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Air traffic protest against outsourcing plans

Air traffic protest against outsourcing plans

Staff working in NATS, the UK’s air traffic control provider, are to protest outside the European Commission’s UK office in London on 30 January at 11.00am over fears that cost-cutting will lead to a drop in air traffic management (ATM) standards and affect service quality, safety and jobs.



The protest is against Single European Sky (SES 2+) proposals to hive-off support services, such as engineering, from ATM services and outsource them.

But NATS' staff argue that support services like communication, navigation, surveillance and aeronautical information are an integral part of the core business provided by air navigation service providers like NATS. Separating the activities and subjecting them to artificial market conditions will affect safety standards and fragment service provision in a drive for profits.

The protest is part of a second day of action organised by the European Transport Federation. Members of affiliated ATM unions will take part in walkouts, rallies, meetings, protests and strikes across Europe.

The aim of SES is to improve air traffic services through legislation, technology, new practices and airspace changes, moving to functional blocks rather than national borders.

But under the latest proposals - SES 2+ - the European Commission, which sets the legislation, wants to link the plans to stringent performance targets designed to halve ATM costs by 2020. Unions say this will result in the widespread job losses.

The UK's ATM unions believe that mandatory centralising and outsourcing of support services will result in a poorer service to airlines and increased conflict between cost and safety.

Prospect National Secretary Emily Boase said: "Subjecting safety critical services to market conditions in a drive for economic returns is a step too far. Providers would not even have the choice about which services would have to be undertaken by other companies – the legislation will require them to cease providing such services themselves. Unbundling support services will create more interfaces that will require a greater degree of management, introduce inefficiencies and increase costs.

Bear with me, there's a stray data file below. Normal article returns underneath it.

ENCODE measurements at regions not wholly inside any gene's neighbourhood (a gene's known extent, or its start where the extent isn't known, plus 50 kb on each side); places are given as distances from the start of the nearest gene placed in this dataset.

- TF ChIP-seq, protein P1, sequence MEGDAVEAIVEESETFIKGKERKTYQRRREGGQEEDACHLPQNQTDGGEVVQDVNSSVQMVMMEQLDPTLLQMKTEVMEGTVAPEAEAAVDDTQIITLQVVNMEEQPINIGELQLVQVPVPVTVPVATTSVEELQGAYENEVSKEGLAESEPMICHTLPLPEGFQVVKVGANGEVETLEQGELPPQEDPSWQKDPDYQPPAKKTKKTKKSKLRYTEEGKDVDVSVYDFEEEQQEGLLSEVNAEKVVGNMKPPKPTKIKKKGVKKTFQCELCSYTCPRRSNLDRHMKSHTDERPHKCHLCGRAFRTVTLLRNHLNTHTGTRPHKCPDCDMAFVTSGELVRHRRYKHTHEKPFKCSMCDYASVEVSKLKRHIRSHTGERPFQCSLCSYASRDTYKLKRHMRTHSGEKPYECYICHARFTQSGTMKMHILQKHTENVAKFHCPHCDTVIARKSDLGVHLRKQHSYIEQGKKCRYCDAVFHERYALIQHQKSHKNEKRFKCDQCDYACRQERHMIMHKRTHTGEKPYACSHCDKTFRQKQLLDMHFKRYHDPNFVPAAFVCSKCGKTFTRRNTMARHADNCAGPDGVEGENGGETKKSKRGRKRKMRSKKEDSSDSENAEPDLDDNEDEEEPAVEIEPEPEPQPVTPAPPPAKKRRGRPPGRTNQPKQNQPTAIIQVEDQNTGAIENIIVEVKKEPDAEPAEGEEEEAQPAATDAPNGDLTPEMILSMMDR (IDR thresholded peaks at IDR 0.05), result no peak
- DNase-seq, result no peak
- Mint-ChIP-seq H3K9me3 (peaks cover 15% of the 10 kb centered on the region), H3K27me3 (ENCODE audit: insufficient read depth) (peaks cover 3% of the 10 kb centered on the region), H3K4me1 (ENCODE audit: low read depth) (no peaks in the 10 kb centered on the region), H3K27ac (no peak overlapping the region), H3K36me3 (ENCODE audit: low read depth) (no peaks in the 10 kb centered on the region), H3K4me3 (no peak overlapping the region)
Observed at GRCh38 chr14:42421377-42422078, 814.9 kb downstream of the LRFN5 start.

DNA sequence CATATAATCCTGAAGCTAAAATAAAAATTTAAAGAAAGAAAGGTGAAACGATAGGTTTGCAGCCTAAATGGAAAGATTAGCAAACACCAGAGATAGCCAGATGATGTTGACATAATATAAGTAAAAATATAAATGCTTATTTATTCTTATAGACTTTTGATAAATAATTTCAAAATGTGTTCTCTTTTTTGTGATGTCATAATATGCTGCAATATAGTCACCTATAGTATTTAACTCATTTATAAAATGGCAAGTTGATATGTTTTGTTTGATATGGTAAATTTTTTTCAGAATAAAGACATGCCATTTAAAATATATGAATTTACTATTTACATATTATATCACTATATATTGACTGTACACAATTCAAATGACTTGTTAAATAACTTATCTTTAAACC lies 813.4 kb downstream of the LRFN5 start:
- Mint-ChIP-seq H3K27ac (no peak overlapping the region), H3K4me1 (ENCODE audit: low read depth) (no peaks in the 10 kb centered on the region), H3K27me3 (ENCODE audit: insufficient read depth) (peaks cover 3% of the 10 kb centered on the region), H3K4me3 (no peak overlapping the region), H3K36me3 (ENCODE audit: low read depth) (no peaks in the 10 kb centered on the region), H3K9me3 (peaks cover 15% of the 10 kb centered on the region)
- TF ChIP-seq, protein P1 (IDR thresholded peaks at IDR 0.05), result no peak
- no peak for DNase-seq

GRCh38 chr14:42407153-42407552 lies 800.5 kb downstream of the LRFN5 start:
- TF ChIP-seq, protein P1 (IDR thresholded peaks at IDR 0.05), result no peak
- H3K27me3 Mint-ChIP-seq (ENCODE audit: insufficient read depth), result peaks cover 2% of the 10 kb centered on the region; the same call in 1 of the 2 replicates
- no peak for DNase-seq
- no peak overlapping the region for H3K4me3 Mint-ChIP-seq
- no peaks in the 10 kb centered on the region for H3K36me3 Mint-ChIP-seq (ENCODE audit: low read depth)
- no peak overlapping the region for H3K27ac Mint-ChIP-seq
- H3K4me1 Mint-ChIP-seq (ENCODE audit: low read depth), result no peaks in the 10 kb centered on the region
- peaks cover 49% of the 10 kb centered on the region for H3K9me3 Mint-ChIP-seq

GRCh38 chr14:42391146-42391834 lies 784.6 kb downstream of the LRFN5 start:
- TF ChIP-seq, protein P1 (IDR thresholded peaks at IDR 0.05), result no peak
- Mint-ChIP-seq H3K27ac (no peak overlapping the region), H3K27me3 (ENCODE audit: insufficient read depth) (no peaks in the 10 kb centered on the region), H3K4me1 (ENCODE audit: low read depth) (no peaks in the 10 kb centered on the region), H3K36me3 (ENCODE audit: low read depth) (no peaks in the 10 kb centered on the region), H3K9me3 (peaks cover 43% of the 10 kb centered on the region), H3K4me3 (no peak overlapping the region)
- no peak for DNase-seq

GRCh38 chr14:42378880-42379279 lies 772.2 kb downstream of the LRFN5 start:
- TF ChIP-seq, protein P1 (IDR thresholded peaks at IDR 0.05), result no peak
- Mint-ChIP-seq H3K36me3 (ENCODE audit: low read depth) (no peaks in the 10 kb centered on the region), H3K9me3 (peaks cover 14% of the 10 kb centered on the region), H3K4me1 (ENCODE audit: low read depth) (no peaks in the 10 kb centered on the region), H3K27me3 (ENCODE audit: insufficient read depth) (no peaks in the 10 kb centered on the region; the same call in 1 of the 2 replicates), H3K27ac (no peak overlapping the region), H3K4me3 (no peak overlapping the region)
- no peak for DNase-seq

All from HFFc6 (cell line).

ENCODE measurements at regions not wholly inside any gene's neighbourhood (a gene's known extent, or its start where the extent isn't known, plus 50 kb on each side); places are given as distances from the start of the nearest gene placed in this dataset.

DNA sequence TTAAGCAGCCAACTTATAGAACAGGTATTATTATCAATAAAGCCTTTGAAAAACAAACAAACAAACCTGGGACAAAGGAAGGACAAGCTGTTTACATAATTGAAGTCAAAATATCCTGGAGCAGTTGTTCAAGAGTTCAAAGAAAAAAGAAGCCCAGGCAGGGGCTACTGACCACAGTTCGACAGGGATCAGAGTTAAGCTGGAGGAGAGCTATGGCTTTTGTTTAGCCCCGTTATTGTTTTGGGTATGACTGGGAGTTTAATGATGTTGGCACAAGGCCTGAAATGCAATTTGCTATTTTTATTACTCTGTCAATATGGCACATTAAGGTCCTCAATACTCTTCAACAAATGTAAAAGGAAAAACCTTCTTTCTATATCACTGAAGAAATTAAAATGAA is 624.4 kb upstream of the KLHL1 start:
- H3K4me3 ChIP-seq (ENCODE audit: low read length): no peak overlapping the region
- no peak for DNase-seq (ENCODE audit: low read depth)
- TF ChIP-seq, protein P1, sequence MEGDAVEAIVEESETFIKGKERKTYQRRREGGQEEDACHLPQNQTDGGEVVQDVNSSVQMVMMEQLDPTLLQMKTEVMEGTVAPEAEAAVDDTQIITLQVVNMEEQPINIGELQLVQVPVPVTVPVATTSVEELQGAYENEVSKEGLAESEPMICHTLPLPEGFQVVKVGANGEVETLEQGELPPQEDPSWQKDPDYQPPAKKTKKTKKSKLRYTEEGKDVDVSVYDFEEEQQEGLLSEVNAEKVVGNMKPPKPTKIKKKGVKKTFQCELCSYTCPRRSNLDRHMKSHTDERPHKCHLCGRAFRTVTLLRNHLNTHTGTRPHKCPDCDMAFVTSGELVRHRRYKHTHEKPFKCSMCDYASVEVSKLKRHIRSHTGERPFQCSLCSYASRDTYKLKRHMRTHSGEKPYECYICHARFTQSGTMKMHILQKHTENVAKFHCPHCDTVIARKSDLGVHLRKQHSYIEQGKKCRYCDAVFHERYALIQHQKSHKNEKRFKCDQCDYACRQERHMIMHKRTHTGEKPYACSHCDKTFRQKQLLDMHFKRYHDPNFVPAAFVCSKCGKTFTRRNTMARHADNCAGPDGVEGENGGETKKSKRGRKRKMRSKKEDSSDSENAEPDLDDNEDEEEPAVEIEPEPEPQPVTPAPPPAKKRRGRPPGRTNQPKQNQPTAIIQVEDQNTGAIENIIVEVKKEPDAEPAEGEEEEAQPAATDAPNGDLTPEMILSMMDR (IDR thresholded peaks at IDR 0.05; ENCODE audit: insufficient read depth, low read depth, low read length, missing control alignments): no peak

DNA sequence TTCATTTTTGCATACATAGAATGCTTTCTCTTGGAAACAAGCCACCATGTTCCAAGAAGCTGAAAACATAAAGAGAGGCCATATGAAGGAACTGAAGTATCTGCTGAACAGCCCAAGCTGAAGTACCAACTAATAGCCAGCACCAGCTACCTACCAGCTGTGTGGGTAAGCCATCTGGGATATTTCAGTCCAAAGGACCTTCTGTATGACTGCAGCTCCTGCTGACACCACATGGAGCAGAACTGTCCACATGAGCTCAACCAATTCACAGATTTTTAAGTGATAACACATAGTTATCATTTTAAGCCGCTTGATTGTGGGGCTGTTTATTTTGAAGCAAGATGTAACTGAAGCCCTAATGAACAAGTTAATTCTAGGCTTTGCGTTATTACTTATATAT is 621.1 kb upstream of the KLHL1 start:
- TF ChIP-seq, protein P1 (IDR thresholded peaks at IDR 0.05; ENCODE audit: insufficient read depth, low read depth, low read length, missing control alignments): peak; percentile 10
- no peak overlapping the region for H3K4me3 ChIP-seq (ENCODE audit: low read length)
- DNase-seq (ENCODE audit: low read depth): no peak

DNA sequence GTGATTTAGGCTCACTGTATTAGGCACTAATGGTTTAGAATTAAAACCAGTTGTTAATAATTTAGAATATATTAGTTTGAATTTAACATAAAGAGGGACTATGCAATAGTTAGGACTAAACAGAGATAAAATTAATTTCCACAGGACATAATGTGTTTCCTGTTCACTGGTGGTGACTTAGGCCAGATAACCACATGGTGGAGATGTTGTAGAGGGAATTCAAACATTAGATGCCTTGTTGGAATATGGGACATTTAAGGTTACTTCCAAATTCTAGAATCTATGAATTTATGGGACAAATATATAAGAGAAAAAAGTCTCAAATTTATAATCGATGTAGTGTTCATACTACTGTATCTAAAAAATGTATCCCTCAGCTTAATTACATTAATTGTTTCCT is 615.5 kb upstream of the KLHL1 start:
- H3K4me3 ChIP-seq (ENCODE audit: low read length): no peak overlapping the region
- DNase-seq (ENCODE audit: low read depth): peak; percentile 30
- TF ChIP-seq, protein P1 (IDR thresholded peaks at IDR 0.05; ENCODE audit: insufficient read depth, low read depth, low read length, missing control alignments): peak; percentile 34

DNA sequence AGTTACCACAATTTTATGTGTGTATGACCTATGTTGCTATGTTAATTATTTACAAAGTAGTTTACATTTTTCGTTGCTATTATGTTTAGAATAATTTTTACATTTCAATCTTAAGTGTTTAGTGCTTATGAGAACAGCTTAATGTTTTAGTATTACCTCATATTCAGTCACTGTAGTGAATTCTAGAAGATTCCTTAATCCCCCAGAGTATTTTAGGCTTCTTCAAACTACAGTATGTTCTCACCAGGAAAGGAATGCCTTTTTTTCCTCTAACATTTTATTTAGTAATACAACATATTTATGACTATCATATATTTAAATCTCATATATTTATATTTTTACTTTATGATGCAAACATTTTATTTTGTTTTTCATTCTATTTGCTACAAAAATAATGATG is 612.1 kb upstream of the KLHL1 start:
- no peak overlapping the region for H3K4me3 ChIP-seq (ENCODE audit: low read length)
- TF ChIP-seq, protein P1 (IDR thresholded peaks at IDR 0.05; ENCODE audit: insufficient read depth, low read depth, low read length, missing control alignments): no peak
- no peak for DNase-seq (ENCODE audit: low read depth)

"Our members, and colleagues across Europe, are concerned that separating air navigation from other air traffic services will break the safety chain and lead to a breakdown in accountability, as we have seen previously in the railway industry."

PCS National Officer Jeremy Gautrey added: "This draft legislation is widely discredited by staff working in the ATM industry, many national ATM providers and many European member states.

"The commission has so far failed to listen to those working in ATM. The action taken by unions affiliated to the ETF on 30 January risks causing significant industrial unrest across the whole of Europe and could be avoided if the commission listens.

"The UK and Europe provide excellent ATM services and while we support improvement, it must not be at the expense of jobs and safety. The UK's safety record and service is one of the best in Europe and this could be jeopardised by this ill-thought through legislation which, so far, has attracted little support."

Prospect represents 3,000 people working as controllers, systems engineers, scientists and specialists. PCS represents 1,000 NATS operational, managerial and support staff. Both unions are affiliated to the European Transport Federation.